Long term: As his friends view it, Trump simply got caught in a economic downturn at a time when his wallet was stretched. His most recent projects, like The Plaza and the West Side development, all require substantial upfront spending--and time--for their value to improve. One builder portrays Trump as a Japaneselike businessman who was developing projects for the long term-only to be cut down by shortsighted bankers. As one executive close to Trump put it, "If we had two more years of the 1980s he'd have been OK."

Maybe so, but to others Trump is not a magician but a speculator who was bound eventually to get knocked down by debt and normal business cycles. Irving Fischer, chairman of HRH Construction, which has built Trump developments from the start, hails Trump's brilliance but also points out, "He took a 10-year run and rode the crest of the wave."

Of course, many Trump properties are valuable trophies--once you take away the debt he poured on them. If Trump is able to get fresh capital from the banks, he could use that money to buy back--on the cheap--some of the now deflated bonds he issued to build his casinos. That could save him millions in interest costs. Some properties, like the vacant West Side lot, he may want to sell outright; he may want partners for others. His problem now is that potential buyers know all this. "What Donald has to do," a friend says hopefully, "is to find people not out to screw him."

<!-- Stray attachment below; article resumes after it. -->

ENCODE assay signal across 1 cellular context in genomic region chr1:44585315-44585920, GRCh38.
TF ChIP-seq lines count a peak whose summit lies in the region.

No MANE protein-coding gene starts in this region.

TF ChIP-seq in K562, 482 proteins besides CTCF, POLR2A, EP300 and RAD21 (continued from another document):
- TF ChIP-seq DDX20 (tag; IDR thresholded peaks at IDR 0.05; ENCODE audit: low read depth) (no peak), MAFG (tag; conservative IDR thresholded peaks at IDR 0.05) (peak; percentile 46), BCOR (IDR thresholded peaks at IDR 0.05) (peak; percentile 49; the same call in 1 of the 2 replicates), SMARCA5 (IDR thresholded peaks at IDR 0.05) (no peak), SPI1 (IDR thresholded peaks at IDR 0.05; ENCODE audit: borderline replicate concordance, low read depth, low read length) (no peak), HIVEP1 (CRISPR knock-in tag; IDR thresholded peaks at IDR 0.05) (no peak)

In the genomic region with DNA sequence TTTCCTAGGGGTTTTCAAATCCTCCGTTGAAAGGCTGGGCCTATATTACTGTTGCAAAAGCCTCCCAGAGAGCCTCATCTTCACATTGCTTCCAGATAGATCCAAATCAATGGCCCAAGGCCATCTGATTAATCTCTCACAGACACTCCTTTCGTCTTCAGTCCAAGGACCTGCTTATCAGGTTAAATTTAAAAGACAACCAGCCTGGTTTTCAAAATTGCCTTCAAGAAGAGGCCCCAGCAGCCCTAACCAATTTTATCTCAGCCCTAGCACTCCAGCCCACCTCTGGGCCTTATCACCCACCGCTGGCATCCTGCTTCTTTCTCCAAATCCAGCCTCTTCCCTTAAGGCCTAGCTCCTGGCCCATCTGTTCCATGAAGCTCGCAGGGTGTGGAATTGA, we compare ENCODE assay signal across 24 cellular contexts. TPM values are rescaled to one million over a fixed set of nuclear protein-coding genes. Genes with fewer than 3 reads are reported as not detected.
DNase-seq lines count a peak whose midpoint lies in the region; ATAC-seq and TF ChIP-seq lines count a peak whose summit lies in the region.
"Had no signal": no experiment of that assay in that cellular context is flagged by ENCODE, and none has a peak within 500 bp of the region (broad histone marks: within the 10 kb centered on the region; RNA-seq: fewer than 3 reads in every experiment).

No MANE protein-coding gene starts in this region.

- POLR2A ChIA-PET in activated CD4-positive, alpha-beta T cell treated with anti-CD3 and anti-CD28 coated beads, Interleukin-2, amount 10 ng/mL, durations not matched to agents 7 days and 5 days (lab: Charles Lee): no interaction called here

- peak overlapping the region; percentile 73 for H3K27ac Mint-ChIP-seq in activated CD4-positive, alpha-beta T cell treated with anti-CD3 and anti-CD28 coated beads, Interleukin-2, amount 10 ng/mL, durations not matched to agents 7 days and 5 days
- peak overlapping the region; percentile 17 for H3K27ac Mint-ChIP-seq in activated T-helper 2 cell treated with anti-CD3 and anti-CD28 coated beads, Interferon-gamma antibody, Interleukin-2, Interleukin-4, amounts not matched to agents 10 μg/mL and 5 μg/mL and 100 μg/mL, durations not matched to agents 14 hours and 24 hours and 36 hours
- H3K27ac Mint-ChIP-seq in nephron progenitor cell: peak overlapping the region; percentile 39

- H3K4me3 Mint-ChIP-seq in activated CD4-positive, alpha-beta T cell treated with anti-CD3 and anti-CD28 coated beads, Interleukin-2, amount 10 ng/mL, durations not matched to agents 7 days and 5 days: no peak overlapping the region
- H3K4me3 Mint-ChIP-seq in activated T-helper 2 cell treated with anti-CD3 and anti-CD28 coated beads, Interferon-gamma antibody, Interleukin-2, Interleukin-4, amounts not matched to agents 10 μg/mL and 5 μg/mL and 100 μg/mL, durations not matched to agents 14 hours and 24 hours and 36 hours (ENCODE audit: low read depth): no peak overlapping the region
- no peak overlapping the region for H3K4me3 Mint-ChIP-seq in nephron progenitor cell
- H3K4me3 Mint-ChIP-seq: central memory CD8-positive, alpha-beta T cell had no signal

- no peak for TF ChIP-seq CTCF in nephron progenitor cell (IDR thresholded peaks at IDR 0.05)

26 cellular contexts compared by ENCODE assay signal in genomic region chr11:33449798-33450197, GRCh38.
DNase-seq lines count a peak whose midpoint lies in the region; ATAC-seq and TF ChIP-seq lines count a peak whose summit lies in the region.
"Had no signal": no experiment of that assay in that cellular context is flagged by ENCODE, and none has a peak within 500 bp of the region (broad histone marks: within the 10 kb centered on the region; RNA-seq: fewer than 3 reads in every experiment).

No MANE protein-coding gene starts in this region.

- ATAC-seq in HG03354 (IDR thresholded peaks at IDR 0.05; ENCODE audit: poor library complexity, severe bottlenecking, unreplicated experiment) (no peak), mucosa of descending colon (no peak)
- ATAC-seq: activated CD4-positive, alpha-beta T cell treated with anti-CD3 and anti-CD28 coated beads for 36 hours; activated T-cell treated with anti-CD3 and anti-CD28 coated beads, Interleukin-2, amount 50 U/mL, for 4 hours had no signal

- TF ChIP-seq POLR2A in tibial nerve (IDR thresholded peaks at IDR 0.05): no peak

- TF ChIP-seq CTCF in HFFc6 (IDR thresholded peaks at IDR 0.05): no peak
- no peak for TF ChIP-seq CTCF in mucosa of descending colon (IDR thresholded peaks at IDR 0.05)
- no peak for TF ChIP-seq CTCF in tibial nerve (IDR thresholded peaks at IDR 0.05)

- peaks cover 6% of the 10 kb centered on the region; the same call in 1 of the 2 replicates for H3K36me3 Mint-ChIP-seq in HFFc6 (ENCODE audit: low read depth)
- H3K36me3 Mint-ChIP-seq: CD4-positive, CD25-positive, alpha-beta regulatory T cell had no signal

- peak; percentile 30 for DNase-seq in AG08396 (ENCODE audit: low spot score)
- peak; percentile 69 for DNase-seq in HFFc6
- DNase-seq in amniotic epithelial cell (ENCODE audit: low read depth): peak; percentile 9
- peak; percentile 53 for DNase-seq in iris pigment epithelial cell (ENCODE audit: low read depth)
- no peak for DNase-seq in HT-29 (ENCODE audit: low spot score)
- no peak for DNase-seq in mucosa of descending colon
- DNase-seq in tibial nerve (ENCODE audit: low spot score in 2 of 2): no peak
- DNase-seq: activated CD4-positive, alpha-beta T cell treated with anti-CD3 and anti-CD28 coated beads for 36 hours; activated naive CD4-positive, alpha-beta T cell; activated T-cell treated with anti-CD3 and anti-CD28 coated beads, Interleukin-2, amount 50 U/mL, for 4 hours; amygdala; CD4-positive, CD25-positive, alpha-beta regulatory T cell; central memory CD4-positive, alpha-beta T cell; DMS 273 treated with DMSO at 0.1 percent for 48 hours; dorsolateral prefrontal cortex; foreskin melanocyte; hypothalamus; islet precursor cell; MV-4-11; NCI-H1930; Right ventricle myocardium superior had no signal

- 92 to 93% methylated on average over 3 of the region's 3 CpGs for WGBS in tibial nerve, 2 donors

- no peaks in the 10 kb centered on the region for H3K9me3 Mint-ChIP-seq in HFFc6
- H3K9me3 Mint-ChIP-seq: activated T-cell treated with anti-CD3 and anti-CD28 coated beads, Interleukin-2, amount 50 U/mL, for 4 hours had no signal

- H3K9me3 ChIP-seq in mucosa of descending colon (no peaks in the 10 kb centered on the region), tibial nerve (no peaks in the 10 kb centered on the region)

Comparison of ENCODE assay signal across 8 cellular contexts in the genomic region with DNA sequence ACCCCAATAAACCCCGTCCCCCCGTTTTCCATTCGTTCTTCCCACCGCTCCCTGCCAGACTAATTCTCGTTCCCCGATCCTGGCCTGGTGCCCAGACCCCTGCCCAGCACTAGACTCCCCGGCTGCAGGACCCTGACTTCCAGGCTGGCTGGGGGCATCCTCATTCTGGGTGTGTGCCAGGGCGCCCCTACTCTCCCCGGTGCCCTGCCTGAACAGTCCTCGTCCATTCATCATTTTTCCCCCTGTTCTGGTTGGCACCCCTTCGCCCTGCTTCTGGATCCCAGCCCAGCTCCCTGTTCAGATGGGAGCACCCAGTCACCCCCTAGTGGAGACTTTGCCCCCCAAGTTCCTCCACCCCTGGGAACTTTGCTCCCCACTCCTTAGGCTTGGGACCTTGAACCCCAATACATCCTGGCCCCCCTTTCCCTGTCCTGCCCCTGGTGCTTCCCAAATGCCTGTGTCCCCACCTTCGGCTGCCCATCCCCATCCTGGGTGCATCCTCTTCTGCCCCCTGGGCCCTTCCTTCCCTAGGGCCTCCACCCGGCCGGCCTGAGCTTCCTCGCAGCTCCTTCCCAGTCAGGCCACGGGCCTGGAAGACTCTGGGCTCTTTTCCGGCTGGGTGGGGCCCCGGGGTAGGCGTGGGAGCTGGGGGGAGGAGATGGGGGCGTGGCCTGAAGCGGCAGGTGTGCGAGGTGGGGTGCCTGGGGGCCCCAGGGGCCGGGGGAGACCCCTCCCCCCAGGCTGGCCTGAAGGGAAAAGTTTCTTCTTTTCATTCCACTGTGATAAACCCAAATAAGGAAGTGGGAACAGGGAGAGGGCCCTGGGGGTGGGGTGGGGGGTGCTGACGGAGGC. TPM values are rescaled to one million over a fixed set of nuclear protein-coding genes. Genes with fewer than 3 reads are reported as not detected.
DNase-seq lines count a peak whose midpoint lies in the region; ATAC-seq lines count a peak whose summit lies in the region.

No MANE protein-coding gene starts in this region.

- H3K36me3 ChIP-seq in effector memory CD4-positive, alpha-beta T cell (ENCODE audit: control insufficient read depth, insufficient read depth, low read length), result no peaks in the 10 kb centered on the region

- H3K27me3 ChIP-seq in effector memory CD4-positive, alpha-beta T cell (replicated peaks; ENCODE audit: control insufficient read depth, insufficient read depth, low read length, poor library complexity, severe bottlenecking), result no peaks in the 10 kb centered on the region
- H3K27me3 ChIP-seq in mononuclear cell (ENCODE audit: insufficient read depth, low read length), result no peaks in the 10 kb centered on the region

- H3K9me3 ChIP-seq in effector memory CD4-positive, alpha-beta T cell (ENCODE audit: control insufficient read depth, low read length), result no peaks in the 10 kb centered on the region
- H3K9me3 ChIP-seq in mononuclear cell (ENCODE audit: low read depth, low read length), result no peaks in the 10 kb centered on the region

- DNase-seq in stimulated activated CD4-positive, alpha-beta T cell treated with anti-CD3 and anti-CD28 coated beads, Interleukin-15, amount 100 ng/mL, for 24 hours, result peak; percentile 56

As for Trump himself, associates say he's holding up well under the strain and actually looks as r up as they've seen him in a long time. Says an executive, "He feels that anyone can be a hero when things are good. The test of a person's mettle is when things aren't so rosy. He's a good c, and this is the toughest deal of his life." Others say the diminution of his empire is bound to change him, perhaps even transforming him into a humbler, less publicity-hungry conservative businessman. One acquaintance suggests with tongue in cheek that Trump could surface from his bankers' meetings "with Billy Graham on his arm proclaiming he doesn't need fast cars, yachts, big houses, and announce he will build housing for the poor in the Brox." If that happens, you'll know the 1980s are really over.

Forbes estimates--which Trump disputes--show his net worth plummeting this year after a decadelong rise. Acceleration: He built casinos and started hosting fights Ignition: In the early '80s Trump cultivated New York Mayor Koch (far left), built a hotel with city tax breaks and bought a USFL football team (left) 1982 - $100 m 1983 - $200 m 1984 - $400 m 1985 - $600 m 1986 - $700 m 1987 - $850 m 1988 - $1 b 1989 - $1.7 b 1990 - $500 m HOW MANY TROPHIES MIGHT HE HAVE TO SELL?
Trump is already trying to raise cash by selling his yacht and the Shuttle airline. Some analysts thinl he may eventually want to relinquish The Plaza hotel, although Trump's aides deny any such plans. What analysts think these properties might fetch:
Trump Princess - $40 Million
Trump Shuttle - $350 Million
The Plaza Hotel - $400 Million